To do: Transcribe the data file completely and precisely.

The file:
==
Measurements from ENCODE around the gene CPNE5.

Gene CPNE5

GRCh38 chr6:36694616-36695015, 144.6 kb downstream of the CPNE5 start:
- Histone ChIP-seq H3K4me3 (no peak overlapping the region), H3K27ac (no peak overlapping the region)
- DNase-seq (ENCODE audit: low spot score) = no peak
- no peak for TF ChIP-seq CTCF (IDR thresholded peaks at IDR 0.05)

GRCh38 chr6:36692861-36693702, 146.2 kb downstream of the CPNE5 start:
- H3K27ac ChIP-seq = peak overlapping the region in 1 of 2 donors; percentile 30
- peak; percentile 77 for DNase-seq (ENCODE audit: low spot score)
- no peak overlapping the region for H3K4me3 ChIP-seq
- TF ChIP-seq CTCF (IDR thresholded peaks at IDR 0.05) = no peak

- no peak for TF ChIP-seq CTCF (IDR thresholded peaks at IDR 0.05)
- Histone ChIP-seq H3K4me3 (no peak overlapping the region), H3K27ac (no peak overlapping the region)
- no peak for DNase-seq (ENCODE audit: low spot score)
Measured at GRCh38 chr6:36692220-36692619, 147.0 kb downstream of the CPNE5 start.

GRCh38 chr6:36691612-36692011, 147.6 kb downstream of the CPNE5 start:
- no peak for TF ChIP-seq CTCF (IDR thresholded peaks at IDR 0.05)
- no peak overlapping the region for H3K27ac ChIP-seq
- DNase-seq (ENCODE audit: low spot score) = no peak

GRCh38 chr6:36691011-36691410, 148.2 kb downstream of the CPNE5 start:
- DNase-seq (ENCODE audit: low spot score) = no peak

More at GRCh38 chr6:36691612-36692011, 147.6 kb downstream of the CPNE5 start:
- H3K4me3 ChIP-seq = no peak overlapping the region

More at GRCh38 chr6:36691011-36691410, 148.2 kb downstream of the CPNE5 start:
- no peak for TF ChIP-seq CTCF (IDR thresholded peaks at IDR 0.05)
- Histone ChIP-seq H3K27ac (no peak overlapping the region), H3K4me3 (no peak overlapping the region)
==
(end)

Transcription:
Measurements from ENCODE around the gene CPNE5.

Gene CPNE5

GRCh38 chr6:36694616-36695015, 144.6 kb downstream of the CPNE5 start:
- Histone ChIP-seq H3K4me3 (no peak overlapping the region), H3K27ac (no peak overlapping the region)
- DNase-seq (ENCODE audit: low spot score) = no peak
- no peak for TF ChIP-seq CTCF (IDR thresholded peaks at IDR 0.05)

GRCh38 chr6:36692861-36693702, 146.2 kb downstream of the CPNE5 start:
- H3K27ac ChIP-seq = peak overlapping the region in 1 of 2 donors; percentile 30
- peak; percentile 77 for DNase-seq (ENCODE audit: low spot score)
- no peak overlapping the region for H3K4me3 ChIP-seq
- TF ChIP-seq CTCF (IDR thresholded peaks at IDR 0.05) = no peak

- no peak for TF ChIP-seq CTCF (IDR thresholded peaks at IDR 0.05)
- Histone ChIP-seq H3K4me3 (no peak overlapping the region), H3K27ac (no peak overlapping the region)
- no peak for DNase-seq (ENCODE audit: low spot score)
Measured at GRCh38 chr6:36692220-36692619, 147.0 kb downstream of the CPNE5 start.

GRCh38 chr6:36691612-36692011, 147.6 kb downstream of the CPNE5 start:
- no peak for TF ChIP-seq CTCF (IDR thresholded peaks at IDR 0.05)
- no peak overlapping the region for H3K27ac ChIP-seq
- DNase-seq (ENCODE audit: low spot score) = no peak

GRCh38 chr6:36691011-36691410, 148.2 kb downstream of the CPNE5 start:
- DNase-seq (ENCODE audit: low spot score) = no peak

More at GRCh38 chr6:36691612-36692011, 147.6 kb downstream of the CPNE5 start:
- H3K4me3 ChIP-seq = no peak overlapping the region

More at GRCh38 chr6:36691011-36691410, 148.2 kb downstream of the CPNE5 start:
- no peak for TF ChIP-seq CTCF (IDR thresholded peaks at IDR 0.05)
- Histone ChIP-seq H3K27ac (no peak overlapping the region), H3K4me3 (no peak overlapping the region)